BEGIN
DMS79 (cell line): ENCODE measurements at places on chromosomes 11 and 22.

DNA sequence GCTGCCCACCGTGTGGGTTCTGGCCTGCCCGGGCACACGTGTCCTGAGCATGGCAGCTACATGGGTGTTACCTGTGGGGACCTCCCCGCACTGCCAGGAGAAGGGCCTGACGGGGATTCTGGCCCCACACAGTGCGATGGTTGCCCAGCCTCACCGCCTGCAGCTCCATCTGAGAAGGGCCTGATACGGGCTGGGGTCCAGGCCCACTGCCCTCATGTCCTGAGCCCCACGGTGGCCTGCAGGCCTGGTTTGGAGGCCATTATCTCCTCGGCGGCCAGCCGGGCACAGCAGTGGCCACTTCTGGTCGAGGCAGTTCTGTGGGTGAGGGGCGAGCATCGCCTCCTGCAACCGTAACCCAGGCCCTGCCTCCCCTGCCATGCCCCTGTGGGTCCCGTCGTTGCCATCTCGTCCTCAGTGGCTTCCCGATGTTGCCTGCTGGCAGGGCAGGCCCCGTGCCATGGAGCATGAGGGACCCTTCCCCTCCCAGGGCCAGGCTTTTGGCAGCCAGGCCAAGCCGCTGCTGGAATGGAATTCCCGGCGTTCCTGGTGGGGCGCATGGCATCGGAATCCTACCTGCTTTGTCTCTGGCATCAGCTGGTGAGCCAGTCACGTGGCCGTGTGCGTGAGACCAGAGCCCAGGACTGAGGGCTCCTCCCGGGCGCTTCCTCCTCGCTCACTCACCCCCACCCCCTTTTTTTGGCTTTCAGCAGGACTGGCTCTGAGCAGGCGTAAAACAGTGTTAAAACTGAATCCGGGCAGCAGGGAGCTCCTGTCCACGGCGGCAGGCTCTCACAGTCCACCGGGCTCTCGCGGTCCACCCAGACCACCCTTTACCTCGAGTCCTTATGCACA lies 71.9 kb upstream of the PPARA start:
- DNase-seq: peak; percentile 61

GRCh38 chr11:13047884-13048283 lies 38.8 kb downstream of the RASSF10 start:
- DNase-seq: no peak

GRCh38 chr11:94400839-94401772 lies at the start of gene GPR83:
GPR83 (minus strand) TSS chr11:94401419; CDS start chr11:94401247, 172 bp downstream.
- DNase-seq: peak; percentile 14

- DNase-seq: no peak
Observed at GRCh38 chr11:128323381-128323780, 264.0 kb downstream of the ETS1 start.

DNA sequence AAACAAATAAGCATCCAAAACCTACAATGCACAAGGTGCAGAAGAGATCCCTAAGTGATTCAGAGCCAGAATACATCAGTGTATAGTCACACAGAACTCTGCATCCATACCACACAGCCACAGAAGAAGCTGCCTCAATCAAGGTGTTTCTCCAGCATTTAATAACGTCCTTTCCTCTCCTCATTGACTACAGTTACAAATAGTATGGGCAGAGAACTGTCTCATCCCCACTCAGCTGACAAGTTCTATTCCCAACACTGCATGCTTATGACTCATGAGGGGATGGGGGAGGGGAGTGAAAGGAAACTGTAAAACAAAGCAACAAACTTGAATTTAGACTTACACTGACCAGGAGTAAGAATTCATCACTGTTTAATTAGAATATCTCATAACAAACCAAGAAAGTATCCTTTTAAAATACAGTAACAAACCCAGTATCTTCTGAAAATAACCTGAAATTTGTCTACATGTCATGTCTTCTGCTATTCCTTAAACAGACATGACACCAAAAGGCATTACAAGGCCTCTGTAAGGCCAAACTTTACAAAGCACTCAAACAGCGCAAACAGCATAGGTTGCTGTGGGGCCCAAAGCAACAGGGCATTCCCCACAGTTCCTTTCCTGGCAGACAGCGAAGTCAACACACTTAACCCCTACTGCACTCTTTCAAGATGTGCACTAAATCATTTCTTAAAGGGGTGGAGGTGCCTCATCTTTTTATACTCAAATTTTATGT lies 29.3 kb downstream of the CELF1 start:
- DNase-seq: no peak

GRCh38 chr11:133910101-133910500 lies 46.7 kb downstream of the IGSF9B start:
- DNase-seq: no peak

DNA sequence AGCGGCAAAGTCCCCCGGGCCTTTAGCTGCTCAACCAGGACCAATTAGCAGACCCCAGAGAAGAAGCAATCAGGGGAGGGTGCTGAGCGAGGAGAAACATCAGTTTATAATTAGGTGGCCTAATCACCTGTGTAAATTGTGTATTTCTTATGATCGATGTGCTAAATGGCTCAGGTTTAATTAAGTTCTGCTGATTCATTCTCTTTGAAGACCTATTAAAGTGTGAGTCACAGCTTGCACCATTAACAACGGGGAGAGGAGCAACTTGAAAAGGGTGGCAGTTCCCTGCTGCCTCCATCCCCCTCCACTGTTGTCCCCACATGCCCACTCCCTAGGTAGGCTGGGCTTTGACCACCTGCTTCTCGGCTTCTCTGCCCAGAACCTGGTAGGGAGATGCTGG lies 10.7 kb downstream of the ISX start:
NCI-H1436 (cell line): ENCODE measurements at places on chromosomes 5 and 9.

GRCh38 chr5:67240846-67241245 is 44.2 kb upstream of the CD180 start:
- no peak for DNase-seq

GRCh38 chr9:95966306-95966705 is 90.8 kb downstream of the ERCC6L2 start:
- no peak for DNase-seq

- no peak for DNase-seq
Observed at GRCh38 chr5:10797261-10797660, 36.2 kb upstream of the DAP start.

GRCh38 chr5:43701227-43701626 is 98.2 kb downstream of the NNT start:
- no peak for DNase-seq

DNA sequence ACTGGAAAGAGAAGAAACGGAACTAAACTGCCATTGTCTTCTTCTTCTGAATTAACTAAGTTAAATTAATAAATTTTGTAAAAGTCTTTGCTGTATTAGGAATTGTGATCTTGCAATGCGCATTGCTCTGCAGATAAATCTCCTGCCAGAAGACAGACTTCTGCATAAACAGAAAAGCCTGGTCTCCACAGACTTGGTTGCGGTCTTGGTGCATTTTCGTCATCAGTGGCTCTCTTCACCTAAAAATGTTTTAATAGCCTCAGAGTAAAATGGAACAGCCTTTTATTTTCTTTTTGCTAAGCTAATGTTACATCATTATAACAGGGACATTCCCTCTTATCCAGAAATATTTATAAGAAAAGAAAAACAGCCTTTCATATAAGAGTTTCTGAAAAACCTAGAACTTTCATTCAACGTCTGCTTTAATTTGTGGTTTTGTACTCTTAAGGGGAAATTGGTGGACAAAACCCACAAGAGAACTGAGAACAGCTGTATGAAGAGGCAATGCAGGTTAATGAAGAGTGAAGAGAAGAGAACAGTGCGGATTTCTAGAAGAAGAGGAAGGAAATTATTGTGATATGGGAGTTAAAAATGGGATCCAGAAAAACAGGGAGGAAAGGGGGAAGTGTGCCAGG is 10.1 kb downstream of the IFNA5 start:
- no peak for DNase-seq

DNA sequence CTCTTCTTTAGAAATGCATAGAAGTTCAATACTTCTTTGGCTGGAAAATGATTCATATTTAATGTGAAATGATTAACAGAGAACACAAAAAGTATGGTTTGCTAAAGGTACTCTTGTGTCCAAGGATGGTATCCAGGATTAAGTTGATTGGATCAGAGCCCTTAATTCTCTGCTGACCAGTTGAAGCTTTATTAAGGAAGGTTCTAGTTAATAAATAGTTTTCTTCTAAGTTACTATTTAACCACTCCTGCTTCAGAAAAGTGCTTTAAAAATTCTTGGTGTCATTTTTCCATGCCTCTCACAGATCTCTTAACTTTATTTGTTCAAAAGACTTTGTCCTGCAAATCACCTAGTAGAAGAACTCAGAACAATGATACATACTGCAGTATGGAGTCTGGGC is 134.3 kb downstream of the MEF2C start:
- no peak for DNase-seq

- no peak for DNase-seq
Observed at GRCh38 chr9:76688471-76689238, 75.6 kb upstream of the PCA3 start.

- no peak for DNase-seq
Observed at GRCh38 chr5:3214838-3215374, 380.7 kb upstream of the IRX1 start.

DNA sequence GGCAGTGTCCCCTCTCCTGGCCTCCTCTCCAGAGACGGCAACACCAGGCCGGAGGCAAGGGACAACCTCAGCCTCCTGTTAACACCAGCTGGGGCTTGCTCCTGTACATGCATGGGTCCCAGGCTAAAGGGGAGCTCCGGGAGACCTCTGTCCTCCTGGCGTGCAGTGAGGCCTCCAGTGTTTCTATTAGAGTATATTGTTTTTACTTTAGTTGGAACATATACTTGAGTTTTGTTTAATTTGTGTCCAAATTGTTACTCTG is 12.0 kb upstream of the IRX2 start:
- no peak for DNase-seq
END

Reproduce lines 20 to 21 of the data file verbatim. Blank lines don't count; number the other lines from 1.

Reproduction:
- no peak for DNase-seq

- no peak for DNase-seq